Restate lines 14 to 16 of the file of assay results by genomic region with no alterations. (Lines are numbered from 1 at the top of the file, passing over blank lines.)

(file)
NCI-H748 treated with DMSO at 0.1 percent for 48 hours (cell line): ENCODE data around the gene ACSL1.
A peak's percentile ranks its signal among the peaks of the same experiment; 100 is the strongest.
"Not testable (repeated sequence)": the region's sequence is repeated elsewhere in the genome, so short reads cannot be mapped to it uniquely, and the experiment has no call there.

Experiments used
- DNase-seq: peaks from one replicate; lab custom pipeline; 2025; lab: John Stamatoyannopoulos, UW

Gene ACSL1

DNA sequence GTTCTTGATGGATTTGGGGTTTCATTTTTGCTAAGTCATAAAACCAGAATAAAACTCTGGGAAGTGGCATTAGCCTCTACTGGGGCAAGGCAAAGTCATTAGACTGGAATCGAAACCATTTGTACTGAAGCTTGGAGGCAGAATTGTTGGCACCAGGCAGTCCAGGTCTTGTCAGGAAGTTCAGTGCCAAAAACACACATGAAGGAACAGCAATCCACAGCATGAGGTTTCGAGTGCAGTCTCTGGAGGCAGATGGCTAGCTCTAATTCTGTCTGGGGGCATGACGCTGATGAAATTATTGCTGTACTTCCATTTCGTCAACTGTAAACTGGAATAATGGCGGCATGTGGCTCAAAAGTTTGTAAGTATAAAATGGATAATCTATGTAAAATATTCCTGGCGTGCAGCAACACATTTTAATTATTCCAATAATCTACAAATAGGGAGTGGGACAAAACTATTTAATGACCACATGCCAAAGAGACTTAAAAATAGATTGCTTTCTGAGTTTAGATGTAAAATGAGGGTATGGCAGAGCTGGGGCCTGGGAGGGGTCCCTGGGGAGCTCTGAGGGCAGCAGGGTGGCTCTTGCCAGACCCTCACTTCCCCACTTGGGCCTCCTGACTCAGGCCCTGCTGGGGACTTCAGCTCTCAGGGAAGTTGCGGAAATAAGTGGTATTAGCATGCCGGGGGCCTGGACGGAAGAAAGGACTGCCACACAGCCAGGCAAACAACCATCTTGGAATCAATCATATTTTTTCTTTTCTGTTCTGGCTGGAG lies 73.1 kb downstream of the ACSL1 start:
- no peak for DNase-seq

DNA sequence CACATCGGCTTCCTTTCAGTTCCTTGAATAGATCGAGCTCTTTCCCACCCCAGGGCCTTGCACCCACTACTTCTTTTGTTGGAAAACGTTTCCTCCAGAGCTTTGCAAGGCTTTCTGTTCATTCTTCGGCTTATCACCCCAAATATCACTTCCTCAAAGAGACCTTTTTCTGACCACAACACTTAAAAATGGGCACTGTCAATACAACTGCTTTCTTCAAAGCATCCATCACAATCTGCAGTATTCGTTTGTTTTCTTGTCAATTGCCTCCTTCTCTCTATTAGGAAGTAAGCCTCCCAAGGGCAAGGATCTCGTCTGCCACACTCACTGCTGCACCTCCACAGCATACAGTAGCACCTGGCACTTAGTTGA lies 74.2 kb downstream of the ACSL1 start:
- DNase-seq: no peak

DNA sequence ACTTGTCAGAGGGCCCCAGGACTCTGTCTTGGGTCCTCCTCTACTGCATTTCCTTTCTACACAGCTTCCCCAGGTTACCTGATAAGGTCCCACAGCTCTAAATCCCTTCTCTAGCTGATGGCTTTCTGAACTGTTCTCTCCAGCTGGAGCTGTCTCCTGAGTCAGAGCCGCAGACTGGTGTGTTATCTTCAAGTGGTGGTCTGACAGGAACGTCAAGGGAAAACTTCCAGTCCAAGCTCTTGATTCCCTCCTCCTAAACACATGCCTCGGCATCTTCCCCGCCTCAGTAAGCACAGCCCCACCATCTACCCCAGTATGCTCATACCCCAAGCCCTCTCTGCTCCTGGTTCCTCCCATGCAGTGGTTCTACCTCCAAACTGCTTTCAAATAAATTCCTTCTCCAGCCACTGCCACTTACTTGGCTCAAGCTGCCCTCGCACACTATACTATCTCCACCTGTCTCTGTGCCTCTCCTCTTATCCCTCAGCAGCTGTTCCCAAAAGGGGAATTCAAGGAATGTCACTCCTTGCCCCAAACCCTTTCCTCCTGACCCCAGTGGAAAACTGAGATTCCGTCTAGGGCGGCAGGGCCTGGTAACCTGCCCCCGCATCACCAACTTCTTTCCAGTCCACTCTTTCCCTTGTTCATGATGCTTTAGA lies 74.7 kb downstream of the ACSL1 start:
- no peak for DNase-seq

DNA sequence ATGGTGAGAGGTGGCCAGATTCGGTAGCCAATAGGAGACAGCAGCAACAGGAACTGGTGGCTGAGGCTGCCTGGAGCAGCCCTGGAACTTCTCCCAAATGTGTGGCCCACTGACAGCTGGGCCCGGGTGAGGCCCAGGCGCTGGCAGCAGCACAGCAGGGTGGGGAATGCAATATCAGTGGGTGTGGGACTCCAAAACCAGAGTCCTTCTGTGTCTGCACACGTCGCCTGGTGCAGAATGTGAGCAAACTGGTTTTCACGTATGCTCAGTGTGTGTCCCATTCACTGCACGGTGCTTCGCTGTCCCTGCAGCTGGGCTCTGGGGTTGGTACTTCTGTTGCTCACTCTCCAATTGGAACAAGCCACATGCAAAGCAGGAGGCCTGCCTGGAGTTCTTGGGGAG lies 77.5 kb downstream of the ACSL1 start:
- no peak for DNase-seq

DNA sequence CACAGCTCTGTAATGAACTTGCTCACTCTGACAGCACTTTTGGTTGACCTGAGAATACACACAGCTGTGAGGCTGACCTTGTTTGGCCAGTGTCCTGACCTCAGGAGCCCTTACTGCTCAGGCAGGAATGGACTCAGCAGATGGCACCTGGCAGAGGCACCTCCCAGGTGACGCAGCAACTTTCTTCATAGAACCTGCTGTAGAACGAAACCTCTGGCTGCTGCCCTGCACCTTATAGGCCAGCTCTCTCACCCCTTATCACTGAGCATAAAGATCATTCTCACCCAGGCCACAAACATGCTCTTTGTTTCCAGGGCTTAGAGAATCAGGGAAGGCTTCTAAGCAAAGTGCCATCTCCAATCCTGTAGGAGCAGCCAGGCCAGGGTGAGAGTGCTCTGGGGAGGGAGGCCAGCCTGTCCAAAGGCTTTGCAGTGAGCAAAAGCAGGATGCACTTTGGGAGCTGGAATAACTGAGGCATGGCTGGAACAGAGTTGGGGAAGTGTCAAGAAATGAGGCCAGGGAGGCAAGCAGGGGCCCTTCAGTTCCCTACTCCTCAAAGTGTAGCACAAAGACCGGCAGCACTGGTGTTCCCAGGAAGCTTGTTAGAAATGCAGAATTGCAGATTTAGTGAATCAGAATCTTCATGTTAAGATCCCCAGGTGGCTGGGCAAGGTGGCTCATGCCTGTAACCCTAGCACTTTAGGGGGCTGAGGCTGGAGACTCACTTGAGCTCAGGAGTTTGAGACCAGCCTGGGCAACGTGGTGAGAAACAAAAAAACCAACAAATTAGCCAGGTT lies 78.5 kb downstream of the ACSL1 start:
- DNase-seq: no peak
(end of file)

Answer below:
- no peak for DNase-seq

DNA sequence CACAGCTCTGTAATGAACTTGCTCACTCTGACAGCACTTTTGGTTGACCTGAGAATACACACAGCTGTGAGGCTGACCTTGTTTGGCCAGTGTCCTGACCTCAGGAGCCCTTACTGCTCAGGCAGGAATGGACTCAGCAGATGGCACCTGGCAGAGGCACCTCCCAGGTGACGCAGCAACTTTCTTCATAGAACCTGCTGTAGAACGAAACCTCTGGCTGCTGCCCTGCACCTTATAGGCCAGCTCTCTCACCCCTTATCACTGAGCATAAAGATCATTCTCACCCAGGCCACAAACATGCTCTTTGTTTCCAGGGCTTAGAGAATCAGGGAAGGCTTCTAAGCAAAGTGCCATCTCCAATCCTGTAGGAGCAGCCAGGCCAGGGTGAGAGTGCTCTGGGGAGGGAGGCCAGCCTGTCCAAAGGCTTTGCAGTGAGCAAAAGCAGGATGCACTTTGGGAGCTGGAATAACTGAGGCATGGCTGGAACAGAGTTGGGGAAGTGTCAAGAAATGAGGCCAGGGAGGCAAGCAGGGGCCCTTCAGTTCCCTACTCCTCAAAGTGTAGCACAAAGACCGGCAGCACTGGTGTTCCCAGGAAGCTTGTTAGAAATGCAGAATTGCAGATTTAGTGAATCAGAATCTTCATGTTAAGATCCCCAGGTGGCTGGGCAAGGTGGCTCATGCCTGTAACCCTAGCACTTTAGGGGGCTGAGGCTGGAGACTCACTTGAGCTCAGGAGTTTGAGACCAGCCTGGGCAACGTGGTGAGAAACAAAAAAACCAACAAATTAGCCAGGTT lies 78.5 kb downstream of the ACSL1 start:
- DNase-seq: no peak